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The Local Presence Management Strategy All Businesses and Brands Need

The Local Presence Management Strategy All Businesses and Brands Need

Do you realize how many moving pieces and parts make up a business’ local presence management strategy? Each of these pieces and parts serve as building blocks, sometimes on top of each other, and sometimes just adjacent. To make the most of each moment, you must first understand what local presence management is. Within this article, What is Local Presence Management, I define in detail what local presence management is and touch on why it is important.

Today, I want to discuss with you the components (the pieces and parts mentioned above) that make up a local presence management strategy. But first, for those of you new to local presence management, let’s talk about the foundation.

The Foundation of a Local Presence Management Strategy

  • Local Presence – This refers to all of the information surrounding a business’ actual physical location, such as where to find it on a map, business hours and its NAP data.
  • Digital Presence – This refers to all of the information, processes and marketing for a business presented online. Consumers usually conduct a Google search to find this information, which includes the website, any social media pages, blogs, online reviews, any search engine optimization (SEO), and pay-per-click (PPC) advertising, just to name a few.

Why Do Businesses Need a Local Presence Management Strategy?

Well, the simple answer is because local businesses want and need to be found in local searches by the consumers seeking their products or services.

Another way to say it is, local businesses need a local presence management strategy to ensure there is a seamless merging of local and online presence, to positively affect and cultivate a brand or business’ presence in search engines.

A Look at a Comprehensive Local Presence Management Strategy

Keep reading for the core 10 components that must be considered to have an effective local presence management strategy.

1. A Website Optimized for Mobile

 In 2015, Google announced mobile search had overtaken desktop, which means consumers are making more and more buying decisions from the small screen. Make sure a business is ready to serve their target audience by having:

  • A mobile-first website that loads quickly
  • Clear call-to-action buttons to help consumers contact the business (Click-to-call or Click-to-email)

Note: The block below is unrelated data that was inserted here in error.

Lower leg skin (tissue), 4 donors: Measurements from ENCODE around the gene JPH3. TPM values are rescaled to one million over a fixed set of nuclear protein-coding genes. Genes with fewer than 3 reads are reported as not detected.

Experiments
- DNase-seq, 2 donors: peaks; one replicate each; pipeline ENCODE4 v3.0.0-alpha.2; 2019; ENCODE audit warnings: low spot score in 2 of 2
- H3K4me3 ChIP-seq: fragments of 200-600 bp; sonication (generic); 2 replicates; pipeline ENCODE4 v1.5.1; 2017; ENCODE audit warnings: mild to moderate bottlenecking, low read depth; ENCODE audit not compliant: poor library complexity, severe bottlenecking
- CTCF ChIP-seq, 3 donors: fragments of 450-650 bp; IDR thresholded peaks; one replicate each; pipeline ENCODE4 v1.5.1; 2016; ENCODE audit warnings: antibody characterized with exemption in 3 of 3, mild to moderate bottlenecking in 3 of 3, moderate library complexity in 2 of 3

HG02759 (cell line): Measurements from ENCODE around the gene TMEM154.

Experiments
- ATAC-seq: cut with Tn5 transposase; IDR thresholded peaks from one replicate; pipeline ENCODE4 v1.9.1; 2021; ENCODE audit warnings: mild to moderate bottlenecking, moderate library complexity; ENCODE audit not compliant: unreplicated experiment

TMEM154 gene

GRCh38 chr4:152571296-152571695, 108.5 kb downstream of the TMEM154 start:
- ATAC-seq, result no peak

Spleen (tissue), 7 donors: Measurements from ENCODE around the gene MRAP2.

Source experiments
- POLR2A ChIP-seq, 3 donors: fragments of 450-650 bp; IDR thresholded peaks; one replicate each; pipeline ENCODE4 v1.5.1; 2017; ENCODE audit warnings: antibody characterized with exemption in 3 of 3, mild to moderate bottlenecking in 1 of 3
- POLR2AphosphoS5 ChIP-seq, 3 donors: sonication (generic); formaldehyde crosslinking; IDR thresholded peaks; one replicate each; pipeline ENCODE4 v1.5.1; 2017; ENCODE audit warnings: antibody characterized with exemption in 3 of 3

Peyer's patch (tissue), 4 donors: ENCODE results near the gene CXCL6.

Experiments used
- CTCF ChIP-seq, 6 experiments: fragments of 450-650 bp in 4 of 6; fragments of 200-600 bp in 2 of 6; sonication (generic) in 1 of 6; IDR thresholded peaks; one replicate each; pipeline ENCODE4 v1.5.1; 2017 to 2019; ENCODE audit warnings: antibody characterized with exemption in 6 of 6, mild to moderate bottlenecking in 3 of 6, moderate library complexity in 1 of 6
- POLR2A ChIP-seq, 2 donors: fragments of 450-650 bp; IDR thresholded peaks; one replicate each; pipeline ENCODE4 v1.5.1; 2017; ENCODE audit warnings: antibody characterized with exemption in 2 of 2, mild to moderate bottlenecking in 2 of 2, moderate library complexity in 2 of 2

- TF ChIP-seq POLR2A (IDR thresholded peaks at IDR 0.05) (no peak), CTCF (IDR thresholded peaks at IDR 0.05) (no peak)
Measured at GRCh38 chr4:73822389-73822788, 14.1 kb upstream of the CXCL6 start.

• Special offers for mobile consumers to increase engagement and brand loyalty

Since 2015, search engines have continued to reinforce the importance of a mobile-first website, and the just-released Google Speed Update supports that. In the past, Google focused primarily on the speed of websites on desktop when it came to ranking pages. This update is based specifically on the speed in which a website loads on mobile devices. According to Google, “starting in July 2018, page speed will be a ranking factor for mobile searches.”

This update, like many of their others, prioritizes providing consumers with what they want in the moment. People want to be able to find answers to their questions as quickly as possible, and this update will ensure that websites placing in the top of search results are doing just that. I have talked with you before quite a bit about moments — it’s these micro-moments that are the driving factor behind mobile searches.

2. Consistent Citation Data

Having consistent citation data — name, address, phone number (NAP) and business hours — makes it easier for search engines and consumers to find businesses. As a reminder, a citation is any mention of a business, anywhere online. They affect website authority, which affects search placement. And having a top spot in results, like placement in Google’s Local Pack, means more consumers have the opportunity to interact with the business or brand.

3. An Optimized Online Presence in Relevant Directories & Data Aggregators

All local brands should be listed on major directories such as Google My Business, Bing

Places and Yellow Pages. Many of these citations are created on the fly and must be claimed by a representative for the business in order for it to be beneficial. Submission to major data aggregators also gets business listings into many major directories, all at once, increasing local visibility.

To increase the chances of being found by consumers, businesses should also list in niche directories for their industry. For example, attorneys would benefit greatly from being listed in FindLaw or Justia, while realtor.com is an ideal niche directory for real estate agents.